THE EMS TELEGRAM, OR BISMARCK’S TRAP
Ambassador Extraordinary and Plenipotentiary
Hunting is a game of its own kind; it’s a competition. The one who is more cunning, agile and resourceful wins. If the hunter is experienced in this game of power and intellect, he is able to lure the animal out of its hiding place and entrap it.
Such scenes remind of the diplomatic history of the Franco-Prussian war, the duel of nations during the second half of the nineteenth century.
Moving in the shadow of his great predecessor, Napoleon III attempted to return at least some of the lost lands on the continent, reassert French influence in Europe, and most importantly, hinder Germany’s reinforcement of its eastern borders. Determined like a bulldog, Otto von Bismarck, a great diplomat in his own right, was trying to carve a road to achieve his ultimate goal—the creation of a powerful German Empire under Prussian leadership. France was the main obstacle; it tried to resolve the dispute by means of war, without taking into consideration Germany’s and its own military potential.
Certain of his power and abilities, Bismarck, who then was Prime Minister of Prussia (during Wilhelm I, who was a weak monarch), was ready to fight the war and did everything to provoke France into declaring war against Prussia. France, thus, would be perceived as the aggressor and lose all its allies, becoming politically isolated, while the other countries would maintain a neutral stance.
This is how events unravelled: an article in the paper announced that the German Prince Leopold of Hohenzollern-Sigmaringen was offered the Spanish throne, which had been vacant since the Glorious Revolution in 1868. This was, as the reader may guess, a diplomatic trap masterminded by Bismarck, who knew very well that France would block the candidacy and threaten the North German Confederation (the German Empire had not been established yet).
Disconcerted by the French ultimatum and without consulting with Bismarck or Wilhelm I, Prince Leopold declined the offer. Bismarck didn’t foresee such a turnaround of events and before he could devise a new plan of action, the French got ahead of him by making a crude diplomatic mistake. On July 13, 1870, Wilhelm I, on his morning stroll in the park at a spa resort in Ems, was waylaid by Vincent Benedetti, the French ambassador to Prussia. With an insolent tone Benedetti demanded that the king should guarantee that he would never again permit the candidacy of a Hohenzollern prince to the Spanish throne.
Anxiously, the monarch promised that he would not facilitate the crowning of his relative and that the Hohenzollerns did not covet the Spanish throne.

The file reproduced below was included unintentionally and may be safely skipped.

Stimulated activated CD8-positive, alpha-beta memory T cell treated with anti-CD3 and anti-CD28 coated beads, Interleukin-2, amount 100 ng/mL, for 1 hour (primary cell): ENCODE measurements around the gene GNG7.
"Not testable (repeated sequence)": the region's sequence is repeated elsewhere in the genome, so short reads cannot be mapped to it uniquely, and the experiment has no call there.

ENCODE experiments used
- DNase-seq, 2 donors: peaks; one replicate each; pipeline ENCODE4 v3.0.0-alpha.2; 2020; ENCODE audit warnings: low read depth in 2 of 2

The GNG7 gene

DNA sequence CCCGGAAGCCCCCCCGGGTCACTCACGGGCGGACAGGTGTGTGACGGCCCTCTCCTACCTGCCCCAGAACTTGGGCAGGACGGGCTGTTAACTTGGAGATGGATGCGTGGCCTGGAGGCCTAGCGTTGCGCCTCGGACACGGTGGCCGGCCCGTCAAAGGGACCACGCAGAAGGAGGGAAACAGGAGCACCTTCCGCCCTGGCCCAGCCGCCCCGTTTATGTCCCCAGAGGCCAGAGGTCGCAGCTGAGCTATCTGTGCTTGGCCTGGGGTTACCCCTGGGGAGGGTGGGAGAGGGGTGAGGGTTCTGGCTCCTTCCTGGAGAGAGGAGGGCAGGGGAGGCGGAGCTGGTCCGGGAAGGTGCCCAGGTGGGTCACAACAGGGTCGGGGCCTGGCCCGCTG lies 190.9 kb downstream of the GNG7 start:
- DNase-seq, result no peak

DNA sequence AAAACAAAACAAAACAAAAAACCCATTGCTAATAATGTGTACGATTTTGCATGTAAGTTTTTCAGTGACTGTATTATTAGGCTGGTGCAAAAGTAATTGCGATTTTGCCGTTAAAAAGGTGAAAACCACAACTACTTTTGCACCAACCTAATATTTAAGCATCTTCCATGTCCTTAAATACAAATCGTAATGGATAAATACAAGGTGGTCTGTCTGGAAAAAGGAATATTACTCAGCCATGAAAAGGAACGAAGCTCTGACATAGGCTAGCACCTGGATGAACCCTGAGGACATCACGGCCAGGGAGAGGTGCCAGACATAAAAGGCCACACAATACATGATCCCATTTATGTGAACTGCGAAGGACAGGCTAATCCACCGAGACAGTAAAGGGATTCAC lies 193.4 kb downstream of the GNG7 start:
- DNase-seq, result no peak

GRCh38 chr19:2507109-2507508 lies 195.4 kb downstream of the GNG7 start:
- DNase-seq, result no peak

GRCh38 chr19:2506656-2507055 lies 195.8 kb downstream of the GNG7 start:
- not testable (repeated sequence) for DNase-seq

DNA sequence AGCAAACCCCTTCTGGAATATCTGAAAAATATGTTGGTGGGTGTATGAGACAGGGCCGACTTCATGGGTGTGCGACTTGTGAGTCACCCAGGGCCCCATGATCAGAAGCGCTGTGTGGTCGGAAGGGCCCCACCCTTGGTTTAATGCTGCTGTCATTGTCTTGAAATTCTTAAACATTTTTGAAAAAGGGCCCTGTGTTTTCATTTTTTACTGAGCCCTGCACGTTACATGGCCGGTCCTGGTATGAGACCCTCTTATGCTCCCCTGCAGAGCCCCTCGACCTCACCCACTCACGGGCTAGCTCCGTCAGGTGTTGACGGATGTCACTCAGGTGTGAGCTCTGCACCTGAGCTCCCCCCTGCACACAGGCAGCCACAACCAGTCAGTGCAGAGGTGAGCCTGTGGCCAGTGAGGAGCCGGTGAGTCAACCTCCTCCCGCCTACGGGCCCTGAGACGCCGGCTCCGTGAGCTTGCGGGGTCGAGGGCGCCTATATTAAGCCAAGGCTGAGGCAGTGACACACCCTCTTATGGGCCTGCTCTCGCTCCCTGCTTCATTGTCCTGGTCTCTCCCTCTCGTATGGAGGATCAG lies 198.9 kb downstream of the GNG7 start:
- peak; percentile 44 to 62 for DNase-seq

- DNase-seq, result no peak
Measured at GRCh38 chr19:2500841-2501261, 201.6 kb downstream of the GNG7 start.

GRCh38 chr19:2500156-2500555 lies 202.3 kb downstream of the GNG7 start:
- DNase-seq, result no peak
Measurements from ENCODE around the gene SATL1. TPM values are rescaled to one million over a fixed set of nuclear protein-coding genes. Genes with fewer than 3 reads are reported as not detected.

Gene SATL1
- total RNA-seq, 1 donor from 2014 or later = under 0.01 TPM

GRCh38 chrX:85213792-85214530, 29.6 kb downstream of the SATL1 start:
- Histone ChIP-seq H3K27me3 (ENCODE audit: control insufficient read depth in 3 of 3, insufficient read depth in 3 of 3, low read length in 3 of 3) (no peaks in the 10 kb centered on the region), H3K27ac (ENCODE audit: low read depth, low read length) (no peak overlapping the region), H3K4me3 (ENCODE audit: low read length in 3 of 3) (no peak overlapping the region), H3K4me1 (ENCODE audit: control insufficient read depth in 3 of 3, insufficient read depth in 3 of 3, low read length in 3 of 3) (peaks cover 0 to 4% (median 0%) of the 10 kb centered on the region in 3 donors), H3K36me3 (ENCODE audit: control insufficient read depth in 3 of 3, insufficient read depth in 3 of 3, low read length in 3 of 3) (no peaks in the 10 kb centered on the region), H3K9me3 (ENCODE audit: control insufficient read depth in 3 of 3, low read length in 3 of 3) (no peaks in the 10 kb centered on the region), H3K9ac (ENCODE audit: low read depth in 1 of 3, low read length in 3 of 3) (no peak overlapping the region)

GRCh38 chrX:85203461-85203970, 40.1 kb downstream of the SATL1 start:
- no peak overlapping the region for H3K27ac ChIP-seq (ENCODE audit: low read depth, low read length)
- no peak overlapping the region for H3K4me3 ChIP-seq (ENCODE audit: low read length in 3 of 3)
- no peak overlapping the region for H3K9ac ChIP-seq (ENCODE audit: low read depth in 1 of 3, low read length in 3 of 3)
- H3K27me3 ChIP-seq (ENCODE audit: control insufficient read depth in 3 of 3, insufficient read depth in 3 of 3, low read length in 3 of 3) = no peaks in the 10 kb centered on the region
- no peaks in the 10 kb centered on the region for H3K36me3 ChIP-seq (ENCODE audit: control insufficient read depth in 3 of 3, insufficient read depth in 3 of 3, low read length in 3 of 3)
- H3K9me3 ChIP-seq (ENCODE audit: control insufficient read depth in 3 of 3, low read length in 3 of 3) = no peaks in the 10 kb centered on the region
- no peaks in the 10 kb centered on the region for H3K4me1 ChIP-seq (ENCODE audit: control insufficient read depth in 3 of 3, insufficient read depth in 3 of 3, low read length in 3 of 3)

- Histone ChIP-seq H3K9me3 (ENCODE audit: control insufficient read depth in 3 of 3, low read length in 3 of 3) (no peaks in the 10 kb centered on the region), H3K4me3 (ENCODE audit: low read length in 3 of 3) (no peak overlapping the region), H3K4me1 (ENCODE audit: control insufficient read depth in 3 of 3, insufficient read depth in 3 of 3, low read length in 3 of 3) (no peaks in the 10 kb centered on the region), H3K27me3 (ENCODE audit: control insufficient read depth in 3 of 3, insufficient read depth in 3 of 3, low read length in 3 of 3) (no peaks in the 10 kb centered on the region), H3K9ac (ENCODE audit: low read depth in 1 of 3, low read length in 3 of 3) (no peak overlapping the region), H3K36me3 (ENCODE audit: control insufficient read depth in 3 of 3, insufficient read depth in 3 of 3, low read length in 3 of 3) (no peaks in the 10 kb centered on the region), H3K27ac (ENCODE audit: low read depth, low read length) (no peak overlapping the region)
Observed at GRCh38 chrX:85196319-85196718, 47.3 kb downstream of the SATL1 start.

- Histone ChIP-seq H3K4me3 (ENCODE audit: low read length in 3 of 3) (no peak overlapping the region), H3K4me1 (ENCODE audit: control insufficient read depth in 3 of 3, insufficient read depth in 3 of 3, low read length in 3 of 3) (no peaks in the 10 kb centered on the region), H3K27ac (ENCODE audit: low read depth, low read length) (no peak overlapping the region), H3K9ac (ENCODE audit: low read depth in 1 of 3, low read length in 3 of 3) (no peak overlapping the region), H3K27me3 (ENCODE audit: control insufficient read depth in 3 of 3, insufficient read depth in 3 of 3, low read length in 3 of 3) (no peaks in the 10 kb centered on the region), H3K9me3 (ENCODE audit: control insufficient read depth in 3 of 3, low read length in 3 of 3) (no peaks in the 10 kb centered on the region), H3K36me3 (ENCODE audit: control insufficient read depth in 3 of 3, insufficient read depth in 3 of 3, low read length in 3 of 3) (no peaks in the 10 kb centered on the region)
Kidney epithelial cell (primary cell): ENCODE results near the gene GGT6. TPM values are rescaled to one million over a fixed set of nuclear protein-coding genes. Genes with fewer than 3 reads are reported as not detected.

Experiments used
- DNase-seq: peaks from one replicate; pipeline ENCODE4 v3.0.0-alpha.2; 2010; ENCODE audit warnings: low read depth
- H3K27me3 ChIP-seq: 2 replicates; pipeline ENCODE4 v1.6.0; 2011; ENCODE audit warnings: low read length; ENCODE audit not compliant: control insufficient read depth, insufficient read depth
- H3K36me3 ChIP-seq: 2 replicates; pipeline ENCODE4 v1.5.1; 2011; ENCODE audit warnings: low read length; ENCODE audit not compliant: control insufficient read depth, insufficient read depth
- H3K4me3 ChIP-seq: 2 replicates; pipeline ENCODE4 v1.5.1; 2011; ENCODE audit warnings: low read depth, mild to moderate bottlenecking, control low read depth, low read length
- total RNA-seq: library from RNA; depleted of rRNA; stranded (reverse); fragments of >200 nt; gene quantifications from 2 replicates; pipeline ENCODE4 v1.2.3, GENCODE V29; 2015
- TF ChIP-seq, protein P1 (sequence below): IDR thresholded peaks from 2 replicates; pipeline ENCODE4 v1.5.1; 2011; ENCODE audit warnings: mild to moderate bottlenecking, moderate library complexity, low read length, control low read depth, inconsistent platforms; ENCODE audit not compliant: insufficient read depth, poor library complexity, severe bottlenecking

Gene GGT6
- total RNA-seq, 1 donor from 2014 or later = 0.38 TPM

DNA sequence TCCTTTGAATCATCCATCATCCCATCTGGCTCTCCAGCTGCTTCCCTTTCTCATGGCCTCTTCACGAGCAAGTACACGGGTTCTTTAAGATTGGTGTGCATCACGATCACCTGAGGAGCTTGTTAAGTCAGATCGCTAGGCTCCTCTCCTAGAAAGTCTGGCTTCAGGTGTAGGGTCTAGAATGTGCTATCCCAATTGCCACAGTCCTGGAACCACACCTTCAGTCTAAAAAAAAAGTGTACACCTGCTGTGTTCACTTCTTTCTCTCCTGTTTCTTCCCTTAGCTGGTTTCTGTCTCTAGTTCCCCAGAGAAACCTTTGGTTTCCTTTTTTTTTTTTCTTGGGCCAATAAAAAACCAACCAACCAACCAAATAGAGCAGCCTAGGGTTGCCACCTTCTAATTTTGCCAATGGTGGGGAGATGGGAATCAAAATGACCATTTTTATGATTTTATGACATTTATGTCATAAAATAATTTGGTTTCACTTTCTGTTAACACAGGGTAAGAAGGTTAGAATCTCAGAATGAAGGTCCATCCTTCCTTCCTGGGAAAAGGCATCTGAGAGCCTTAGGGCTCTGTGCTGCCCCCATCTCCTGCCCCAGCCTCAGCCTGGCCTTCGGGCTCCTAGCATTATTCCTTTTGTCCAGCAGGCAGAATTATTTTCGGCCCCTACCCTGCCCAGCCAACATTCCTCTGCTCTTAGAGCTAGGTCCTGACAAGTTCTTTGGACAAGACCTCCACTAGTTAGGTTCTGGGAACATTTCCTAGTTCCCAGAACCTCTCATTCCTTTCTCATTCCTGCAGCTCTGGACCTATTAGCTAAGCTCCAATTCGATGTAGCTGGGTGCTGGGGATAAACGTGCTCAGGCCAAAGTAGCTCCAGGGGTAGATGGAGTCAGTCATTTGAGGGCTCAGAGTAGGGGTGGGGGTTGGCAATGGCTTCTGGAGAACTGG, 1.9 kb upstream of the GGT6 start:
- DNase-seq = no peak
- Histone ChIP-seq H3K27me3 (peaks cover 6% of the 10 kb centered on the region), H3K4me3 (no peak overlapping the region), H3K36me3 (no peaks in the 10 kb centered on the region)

Echoing this conversation, the French Foreign Minister Antoine Agénor, the Duc de Gramont invited Wilhelm I’s ambassador and with a similar insolence gave him the following text: "Wilhelm I of Prussia assures Napoleon III of France that he will never make any decisions that may hurt the interests of France.” Gramont insisted that the king should copy this text, word for word, sign and send it to Paris.
Back in Ems, Benedetti, at the behest of Gramont, made an unsuccessful attempt to, yet again, present the French demand to Wilhelm I and "caught” the king at the train station, boarding a train. The latter, rather offended, said that he had nothing to add and that the negotiations would continue in Berlin. From the meeting, the king’s secretary wrote an account, which was passed on to Bismarck.
. . . Bismarck was dining with Minister of War Albrecht von Roon and the Chief of Staff of the Prussian Army Helmuth von Moltke when he received Wilhelm I’s message. He read it attentively, then introduced the contents to his two guests. All three agreed that Wilhelm I’s promise to continue negotiating after France’s insolent and demeaning demarche was outrageous. Bismarck then came up with a brilliant idea, which was to change the development of international relations and the political map of Europe. He asked von Moltke: "Will the Prussian army and weaponry secure our victory against the French?”
The Chief of Staff of the Prussian Army assured him that they would win without a doubt. The Minister of War confirmed the same thing.
"Then continue dining without me,” Bismarck said and went into his room.
In his memoir, Bismarck wrote: "I reread the dispatch carefully, then took a pencil and reduced the telegram by striking out the words about a negotiation still pending and to be continued in Berlin. I only left the head and tail of the message.” The edited telegram created the impression that the French had made demands and Wilhelm I had refused them.
His editing, Bismarck laughed, "would have the effect of a red rag upon the Gallic bull.”
According to von Moltke, Bismarck had "replaced the drum of retreat with the trumpet of attack.”
The edited version of the telegram was released to the media and foreign embassies, spreading across Europe. Bismarck’s trap worked! Napoleon III wanted war. So did Bismarck. They both got what they wanted. France declared war against Prussia and lost the war. This was Bismarck’s brilliant victory at the diplomatic-intelligence level. He carried out a combination of strategies by defaming the enemy and publicizing secret documents, strategies that greatly hurt Paris in its attempt to form an alliance with St. Petersburg and London. France was abandoned.
At the end of the war, France lost the territories of Alsace and part of Lorraine, the strategically important Fortifications of Metz and paid five billion francs in war indemnity to Prussia.
Otto von Bismarck succeeded in unifying the German states and forming the German Empire under Prussian leadership. As one of the founding fathers of European politics, he became the first Chancellor of the German Empire and was known by the nickname the "Iron Chancellor.”
The Franco-Prussian conflict persisted for nearly a century.
|1911 reads | 27.08.2013|